Jos Kramer, Maximilian Körner, Janina MC Diehl, Christine Scheiner, Aytül Yüksel-Dadak, Teresa Christl, Philip Kohlmeier and Joël Meunier
Decades of research on mammals and birds have taught us that parental care almost always renders the presence of parents beneficial to immature offspring regardless of the prevailing environmental conditions. This is because offspring in these animals are often fully dependent on resources provided by their caring parents, and thus benefit from their presence even under the most adverse conditions. This strong dependency on parental care, however, is itself the result of a long evolutionary history. During earlier stages of the evolution of family life, offspring were actually largely independent of parental care, since they could forage on their own early on. Surprisingly, the role of this early onset of foraging has been overlooked so far; and yet, it could have been of fundamental importance for the evolution of family life, as it might have put juveniles into direct competition with their own parents. The costs of this parent-offspring competition might have counteracted the benefits of early family life, especially where environmental conditions were harsh and food was scarce.
Here, we investigated the presence and effects of parent-offspring competition in the European earwig Forficula auricularia, an insect with non-obligatory family life reminiscent of an ancestral state. In this species, mothers routinely clean, protect and feed their newly-emerged offspring (called nymphs), while the offspring retain their ability to forage independently and thus can survive on their own. To shed light on the occurrence of parent-offspring competition, we raised nymphs under food limitation either together with or without their mother, and determined whether the food consumption of mothers and offspring (as reflected by their weight gains) affected their fitness. We showed that maternal presence under food limitation was almost always detrimental, and that offspring suffered especially in situations where their mothers consumed an excessive portion of the scarce food. Interestingly, mothers in a bad condition showed the least self-restraint in competing with their offspring. These highly competitive mothers likely monopolized the food to prevent starvation, or to increase their later investment into another brood. Overall, our findings reveal that parent-offspring competition under harsh conditions can counteract the benefits of early (facultative) forms of parental care. Where food was too scarce, parent-offspring competition even could have prevented the evolution of family life altogether.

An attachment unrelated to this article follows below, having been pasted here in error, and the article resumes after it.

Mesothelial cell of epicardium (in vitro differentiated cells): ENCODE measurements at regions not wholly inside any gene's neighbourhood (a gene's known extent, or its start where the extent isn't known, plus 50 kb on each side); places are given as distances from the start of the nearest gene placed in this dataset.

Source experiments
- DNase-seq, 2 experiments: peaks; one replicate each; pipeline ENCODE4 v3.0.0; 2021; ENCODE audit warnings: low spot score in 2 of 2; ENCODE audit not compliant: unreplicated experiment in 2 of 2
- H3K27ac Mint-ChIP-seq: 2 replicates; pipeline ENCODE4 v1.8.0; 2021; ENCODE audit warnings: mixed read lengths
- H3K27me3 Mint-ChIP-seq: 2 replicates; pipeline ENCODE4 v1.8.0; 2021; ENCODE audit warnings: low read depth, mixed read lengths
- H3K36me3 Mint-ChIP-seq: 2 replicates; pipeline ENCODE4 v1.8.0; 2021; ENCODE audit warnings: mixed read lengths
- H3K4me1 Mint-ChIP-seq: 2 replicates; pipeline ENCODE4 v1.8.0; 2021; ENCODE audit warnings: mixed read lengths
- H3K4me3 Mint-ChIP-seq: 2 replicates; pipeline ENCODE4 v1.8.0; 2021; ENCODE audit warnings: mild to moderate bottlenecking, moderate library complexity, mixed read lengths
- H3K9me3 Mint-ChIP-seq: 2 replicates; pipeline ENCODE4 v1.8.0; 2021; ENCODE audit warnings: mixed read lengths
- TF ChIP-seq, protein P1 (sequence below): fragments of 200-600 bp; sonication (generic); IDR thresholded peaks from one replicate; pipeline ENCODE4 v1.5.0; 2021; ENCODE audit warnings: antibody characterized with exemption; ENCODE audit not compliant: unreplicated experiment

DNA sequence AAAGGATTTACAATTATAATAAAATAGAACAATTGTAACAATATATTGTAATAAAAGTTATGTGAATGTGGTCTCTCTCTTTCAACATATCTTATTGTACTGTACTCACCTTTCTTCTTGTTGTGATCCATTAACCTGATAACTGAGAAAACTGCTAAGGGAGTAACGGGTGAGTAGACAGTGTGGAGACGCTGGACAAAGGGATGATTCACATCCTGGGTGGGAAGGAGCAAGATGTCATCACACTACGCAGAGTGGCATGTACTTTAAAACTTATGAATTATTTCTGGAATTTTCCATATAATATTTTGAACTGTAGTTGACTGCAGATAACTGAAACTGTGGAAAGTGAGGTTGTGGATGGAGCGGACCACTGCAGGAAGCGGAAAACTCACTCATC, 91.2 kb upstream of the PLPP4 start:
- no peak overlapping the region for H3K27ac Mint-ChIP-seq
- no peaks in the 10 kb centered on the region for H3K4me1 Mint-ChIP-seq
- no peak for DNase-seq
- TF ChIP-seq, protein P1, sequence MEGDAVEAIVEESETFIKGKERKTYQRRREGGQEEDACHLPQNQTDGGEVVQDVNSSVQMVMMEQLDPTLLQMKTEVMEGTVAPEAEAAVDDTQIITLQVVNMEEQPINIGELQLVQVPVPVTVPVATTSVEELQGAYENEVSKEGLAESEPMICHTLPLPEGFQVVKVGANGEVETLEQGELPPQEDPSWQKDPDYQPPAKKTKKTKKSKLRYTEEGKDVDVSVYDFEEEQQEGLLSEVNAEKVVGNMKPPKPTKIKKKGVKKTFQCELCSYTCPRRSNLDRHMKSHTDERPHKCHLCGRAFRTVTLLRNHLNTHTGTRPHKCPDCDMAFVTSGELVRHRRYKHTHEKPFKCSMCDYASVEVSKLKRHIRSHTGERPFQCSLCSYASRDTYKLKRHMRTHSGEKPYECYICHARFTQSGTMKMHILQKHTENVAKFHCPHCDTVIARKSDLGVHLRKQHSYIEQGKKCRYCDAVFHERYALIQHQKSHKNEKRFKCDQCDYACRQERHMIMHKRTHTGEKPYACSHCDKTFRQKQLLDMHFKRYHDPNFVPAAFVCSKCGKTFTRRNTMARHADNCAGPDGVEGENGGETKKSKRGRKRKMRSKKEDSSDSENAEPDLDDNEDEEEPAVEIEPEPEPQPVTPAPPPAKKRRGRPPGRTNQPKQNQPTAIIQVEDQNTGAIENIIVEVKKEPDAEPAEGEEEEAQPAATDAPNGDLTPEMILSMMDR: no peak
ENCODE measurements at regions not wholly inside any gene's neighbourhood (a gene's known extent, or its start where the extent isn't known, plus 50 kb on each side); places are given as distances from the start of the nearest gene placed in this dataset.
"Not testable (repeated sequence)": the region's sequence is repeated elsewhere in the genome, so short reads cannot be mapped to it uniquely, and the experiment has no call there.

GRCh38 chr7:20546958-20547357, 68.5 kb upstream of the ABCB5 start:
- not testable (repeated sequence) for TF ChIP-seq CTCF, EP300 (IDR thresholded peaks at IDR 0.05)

Image caption: Earwig family. Joël Meunier